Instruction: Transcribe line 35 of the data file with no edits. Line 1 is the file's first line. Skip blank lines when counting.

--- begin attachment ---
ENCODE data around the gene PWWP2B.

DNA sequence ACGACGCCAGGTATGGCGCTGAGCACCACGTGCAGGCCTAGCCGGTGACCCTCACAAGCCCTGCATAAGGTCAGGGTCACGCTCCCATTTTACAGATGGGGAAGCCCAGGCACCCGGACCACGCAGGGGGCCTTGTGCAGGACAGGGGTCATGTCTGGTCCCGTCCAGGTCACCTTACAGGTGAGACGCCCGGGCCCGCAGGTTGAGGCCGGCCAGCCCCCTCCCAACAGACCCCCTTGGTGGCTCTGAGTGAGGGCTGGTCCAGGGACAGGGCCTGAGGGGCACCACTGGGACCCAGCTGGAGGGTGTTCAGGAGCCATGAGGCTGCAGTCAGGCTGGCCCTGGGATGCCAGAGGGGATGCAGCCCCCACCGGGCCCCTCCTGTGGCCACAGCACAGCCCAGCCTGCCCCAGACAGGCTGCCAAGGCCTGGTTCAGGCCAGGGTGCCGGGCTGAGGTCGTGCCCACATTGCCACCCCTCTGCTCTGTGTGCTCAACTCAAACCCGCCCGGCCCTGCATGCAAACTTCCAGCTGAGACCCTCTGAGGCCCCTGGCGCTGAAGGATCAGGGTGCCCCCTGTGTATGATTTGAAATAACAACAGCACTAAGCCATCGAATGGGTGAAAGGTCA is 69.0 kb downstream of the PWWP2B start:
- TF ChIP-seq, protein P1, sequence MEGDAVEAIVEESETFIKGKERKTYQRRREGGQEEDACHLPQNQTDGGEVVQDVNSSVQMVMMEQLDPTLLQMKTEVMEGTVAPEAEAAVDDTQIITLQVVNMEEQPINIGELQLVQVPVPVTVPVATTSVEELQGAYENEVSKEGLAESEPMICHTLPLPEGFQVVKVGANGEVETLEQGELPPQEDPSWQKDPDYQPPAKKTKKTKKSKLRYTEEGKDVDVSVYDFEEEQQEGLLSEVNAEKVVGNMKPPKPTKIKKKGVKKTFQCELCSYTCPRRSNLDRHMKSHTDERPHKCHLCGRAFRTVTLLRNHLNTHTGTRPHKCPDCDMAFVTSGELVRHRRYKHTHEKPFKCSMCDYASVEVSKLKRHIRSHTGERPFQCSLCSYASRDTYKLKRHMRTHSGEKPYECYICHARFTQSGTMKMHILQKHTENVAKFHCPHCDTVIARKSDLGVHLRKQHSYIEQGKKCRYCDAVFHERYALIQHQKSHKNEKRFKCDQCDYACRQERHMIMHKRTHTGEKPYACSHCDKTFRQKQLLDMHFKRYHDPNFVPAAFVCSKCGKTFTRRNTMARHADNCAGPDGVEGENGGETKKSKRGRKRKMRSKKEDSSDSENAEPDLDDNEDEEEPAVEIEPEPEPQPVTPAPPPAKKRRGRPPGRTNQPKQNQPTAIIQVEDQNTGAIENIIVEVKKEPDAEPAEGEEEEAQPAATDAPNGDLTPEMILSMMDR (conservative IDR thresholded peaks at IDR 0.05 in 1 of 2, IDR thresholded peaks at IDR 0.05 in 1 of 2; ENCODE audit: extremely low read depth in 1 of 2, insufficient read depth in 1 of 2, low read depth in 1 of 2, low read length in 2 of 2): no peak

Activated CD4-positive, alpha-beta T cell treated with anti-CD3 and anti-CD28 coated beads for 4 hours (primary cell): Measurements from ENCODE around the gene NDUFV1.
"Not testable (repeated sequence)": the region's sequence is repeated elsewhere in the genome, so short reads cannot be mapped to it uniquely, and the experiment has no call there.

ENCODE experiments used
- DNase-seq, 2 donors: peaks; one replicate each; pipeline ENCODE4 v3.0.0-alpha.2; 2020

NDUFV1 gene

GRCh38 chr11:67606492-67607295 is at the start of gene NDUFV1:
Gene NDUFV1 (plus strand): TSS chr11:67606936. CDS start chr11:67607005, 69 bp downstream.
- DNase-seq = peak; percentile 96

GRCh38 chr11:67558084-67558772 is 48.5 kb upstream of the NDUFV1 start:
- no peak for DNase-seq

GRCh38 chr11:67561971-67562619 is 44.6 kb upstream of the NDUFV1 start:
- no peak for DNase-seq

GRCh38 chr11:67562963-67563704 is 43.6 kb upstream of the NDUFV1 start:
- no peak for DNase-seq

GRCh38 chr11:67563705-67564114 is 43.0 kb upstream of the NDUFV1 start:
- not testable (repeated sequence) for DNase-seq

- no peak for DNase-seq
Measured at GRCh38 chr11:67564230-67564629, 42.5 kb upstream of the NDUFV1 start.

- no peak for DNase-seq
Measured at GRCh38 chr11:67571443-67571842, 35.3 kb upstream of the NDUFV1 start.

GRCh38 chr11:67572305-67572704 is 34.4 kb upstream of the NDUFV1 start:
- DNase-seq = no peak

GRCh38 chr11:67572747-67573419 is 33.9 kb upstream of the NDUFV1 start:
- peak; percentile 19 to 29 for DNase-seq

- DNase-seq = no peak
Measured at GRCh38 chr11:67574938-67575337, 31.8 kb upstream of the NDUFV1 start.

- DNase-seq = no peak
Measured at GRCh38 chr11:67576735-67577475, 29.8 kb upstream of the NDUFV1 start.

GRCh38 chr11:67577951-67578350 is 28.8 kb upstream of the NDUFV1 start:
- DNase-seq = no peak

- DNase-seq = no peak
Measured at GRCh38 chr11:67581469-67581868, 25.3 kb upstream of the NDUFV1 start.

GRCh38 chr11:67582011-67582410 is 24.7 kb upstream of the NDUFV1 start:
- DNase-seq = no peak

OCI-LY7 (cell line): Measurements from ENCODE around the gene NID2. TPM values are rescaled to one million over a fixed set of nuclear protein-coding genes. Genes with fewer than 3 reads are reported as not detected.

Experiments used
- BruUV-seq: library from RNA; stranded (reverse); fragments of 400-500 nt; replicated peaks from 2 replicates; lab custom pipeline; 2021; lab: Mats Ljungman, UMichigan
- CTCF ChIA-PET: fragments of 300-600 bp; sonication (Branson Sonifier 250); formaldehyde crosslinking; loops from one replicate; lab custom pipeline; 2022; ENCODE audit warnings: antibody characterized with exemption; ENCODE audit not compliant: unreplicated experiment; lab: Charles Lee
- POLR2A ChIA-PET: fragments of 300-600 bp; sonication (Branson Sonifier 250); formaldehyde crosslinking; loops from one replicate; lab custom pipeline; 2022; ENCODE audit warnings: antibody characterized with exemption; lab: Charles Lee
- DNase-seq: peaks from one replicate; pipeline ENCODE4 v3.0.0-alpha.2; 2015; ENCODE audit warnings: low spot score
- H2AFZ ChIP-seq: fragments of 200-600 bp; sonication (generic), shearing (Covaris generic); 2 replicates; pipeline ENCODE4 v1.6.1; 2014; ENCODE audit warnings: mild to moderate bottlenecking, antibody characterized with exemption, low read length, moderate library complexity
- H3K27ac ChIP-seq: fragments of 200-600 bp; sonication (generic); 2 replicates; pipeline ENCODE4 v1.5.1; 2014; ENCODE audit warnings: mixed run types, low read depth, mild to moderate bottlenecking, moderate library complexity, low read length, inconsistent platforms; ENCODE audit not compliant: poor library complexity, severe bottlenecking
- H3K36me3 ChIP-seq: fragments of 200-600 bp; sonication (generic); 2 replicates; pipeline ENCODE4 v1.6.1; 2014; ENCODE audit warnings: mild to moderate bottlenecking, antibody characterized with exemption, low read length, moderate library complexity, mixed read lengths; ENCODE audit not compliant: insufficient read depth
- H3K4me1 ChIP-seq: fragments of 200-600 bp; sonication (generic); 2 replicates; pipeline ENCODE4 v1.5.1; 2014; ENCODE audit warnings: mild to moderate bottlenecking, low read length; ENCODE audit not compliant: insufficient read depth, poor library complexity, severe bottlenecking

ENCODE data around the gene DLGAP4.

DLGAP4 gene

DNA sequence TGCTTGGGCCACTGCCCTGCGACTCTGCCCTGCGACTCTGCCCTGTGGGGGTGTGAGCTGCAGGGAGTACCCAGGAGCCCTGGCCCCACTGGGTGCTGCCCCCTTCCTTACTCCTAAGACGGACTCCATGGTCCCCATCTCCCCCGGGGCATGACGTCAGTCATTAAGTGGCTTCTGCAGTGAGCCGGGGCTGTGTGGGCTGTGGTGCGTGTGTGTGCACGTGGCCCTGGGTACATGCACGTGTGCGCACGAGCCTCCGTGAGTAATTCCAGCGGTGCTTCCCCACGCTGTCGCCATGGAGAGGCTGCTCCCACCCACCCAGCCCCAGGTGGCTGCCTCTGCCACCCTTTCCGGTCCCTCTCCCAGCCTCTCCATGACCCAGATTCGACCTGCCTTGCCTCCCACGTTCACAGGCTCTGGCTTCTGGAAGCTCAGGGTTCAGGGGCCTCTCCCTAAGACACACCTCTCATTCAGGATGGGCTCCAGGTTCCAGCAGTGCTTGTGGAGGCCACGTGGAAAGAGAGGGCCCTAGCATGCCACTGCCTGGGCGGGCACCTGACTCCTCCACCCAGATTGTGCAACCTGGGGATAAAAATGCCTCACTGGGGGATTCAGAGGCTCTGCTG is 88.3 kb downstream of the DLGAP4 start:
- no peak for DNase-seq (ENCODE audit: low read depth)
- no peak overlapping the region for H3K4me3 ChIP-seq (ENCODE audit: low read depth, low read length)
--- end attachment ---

Measured at GRCh38 chr11:67581469-67581868, 25.3 kb upstream of the NDUFV1 start.